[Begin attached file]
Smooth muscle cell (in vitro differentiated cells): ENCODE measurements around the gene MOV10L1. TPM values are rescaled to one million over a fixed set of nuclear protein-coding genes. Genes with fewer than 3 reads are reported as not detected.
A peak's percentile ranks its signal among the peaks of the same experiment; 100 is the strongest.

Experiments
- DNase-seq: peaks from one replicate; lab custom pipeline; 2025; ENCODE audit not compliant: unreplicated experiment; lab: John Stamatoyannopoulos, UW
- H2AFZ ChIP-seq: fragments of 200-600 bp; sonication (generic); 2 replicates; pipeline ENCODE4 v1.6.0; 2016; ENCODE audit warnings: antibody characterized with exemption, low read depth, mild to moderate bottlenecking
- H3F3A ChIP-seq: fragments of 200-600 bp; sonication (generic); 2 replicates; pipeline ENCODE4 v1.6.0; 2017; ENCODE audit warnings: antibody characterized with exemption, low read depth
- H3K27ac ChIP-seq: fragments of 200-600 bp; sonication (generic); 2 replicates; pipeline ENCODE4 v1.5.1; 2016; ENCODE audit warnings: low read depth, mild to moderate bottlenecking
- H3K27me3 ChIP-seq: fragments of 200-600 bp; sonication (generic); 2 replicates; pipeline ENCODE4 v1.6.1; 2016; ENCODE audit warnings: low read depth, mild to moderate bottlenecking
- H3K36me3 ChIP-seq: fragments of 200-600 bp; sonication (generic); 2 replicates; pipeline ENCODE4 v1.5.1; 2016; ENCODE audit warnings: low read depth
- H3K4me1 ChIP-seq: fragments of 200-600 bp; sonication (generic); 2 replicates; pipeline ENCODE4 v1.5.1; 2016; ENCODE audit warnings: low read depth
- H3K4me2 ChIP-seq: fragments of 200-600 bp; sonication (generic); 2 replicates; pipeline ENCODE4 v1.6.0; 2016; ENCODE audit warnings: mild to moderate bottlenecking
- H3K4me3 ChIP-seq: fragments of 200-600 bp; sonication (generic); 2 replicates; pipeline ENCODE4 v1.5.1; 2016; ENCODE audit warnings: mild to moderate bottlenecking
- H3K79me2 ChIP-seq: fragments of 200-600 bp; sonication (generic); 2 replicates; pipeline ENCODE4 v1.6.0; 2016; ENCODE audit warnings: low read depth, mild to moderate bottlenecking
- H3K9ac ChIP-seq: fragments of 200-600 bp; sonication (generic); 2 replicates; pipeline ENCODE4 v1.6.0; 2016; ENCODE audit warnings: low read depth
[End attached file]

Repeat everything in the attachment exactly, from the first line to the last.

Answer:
Smooth muscle cell (in vitro differentiated cells): ENCODE measurements around the gene MOV10L1. TPM values are rescaled to one million over a fixed set of nuclear protein-coding genes. Genes with fewer than 3 reads are reported as not detected.
A peak's percentile ranks its signal among the peaks of the same experiment; 100 is the strongest.

Experiments
- DNase-seq: peaks from one replicate; lab custom pipeline; 2025; ENCODE audit not compliant: unreplicated experiment; lab: John Stamatoyannopoulos, UW
- H2AFZ ChIP-seq: fragments of 200-600 bp; sonication (generic); 2 replicates; pipeline ENCODE4 v1.6.0; 2016; ENCODE audit warnings: antibody characterized with exemption, low read depth, mild to moderate bottlenecking
- H3F3A ChIP-seq: fragments of 200-600 bp; sonication (generic); 2 replicates; pipeline ENCODE4 v1.6.0; 2017; ENCODE audit warnings: antibody characterized with exemption, low read depth
- H3K27ac ChIP-seq: fragments of 200-600 bp; sonication (generic); 2 replicates; pipeline ENCODE4 v1.5.1; 2016; ENCODE audit warnings: low read depth, mild to moderate bottlenecking
- H3K27me3 ChIP-seq: fragments of 200-600 bp; sonication (generic); 2 replicates; pipeline ENCODE4 v1.6.1; 2016; ENCODE audit warnings: low read depth, mild to moderate bottlenecking
- H3K36me3 ChIP-seq: fragments of 200-600 bp; sonication (generic); 2 replicates; pipeline ENCODE4 v1.5.1; 2016; ENCODE audit warnings: low read depth
- H3K4me1 ChIP-seq: fragments of 200-600 bp; sonication (generic); 2 replicates; pipeline ENCODE4 v1.5.1; 2016; ENCODE audit warnings: low read depth
- H3K4me2 ChIP-seq: fragments of 200-600 bp; sonication (generic); 2 replicates; pipeline ENCODE4 v1.6.0; 2016; ENCODE audit warnings: mild to moderate bottlenecking
- H3K4me3 ChIP-seq: fragments of 200-600 bp; sonication (generic); 2 replicates; pipeline ENCODE4 v1.5.1; 2016; ENCODE audit warnings: mild to moderate bottlenecking
- H3K79me2 ChIP-seq: fragments of 200-600 bp; sonication (generic); 2 replicates; pipeline ENCODE4 v1.6.0; 2016; ENCODE audit warnings: low read depth, mild to moderate bottlenecking
- H3K9ac ChIP-seq: fragments of 200-600 bp; sonication (generic); 2 replicates; pipeline ENCODE4 v1.6.0; 2016; ENCODE audit warnings: low read depth